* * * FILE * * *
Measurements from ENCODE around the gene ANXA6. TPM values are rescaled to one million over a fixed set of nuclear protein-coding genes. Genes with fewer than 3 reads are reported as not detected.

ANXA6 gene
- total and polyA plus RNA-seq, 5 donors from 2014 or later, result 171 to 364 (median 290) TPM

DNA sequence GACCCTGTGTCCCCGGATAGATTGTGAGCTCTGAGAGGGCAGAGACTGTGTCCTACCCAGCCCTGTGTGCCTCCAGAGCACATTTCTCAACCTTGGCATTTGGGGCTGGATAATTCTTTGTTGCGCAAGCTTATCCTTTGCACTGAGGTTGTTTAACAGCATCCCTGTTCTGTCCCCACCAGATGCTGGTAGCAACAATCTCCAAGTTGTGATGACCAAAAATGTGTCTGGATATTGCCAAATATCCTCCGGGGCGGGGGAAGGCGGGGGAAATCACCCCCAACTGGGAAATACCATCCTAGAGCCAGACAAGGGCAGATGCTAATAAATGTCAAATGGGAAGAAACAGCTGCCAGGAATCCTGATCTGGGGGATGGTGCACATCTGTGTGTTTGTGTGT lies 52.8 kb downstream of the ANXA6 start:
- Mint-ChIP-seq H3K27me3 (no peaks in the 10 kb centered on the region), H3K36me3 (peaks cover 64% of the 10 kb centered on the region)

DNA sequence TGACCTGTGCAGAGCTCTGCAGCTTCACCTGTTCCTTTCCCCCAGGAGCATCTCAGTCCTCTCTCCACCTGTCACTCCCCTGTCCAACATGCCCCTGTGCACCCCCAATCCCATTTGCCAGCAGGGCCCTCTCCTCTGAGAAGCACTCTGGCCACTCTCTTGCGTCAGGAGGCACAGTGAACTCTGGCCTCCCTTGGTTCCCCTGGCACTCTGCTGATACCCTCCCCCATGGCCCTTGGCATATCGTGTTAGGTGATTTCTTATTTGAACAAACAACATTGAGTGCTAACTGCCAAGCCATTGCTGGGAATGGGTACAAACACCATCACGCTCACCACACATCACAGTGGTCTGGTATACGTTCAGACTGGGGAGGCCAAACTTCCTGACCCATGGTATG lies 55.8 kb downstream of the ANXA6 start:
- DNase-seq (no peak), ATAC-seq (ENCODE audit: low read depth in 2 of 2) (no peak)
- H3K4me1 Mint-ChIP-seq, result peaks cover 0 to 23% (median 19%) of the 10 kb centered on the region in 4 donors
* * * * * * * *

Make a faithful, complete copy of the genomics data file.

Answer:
Measurements from ENCODE around the gene ANXA6. TPM values are rescaled to one million over a fixed set of nuclear protein-coding genes. Genes with fewer than 3 reads are reported as not detected.

ANXA6 gene
- total and polyA plus RNA-seq, 5 donors from 2014 or later, result 171 to 364 (median 290) TPM

DNA sequence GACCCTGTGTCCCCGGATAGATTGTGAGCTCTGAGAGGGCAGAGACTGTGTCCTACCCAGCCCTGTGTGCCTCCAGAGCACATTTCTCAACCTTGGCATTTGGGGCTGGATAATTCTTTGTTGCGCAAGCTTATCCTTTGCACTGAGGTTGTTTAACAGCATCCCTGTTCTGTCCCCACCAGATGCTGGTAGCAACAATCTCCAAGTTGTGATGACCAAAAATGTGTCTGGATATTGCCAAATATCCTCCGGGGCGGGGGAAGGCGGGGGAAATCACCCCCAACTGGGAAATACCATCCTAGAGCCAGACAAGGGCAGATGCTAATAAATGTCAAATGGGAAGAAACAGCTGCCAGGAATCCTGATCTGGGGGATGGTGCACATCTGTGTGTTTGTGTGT lies 52.8 kb downstream of the ANXA6 start:
- Mint-ChIP-seq H3K27me3 (no peaks in the 10 kb centered on the region), H3K36me3 (peaks cover 64% of the 10 kb centered on the region)

DNA sequence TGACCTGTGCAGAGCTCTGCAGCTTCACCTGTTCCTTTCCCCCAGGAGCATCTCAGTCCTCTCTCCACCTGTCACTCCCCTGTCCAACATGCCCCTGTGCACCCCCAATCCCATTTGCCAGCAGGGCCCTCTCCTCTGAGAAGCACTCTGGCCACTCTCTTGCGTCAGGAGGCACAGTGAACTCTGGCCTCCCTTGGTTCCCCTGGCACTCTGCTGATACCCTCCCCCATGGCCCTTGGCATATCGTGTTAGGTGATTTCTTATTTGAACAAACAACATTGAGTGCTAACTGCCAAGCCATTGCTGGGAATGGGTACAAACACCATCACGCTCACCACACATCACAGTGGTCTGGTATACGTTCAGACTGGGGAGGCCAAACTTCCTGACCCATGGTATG lies 55.8 kb downstream of the ANXA6 start:
- DNase-seq (no peak), ATAC-seq (ENCODE audit: low read depth in 2 of 2) (no peak)
- H3K4me1 Mint-ChIP-seq, result peaks cover 0 to 23% (median 19%) of the 10 kb centered on the region in 4 donors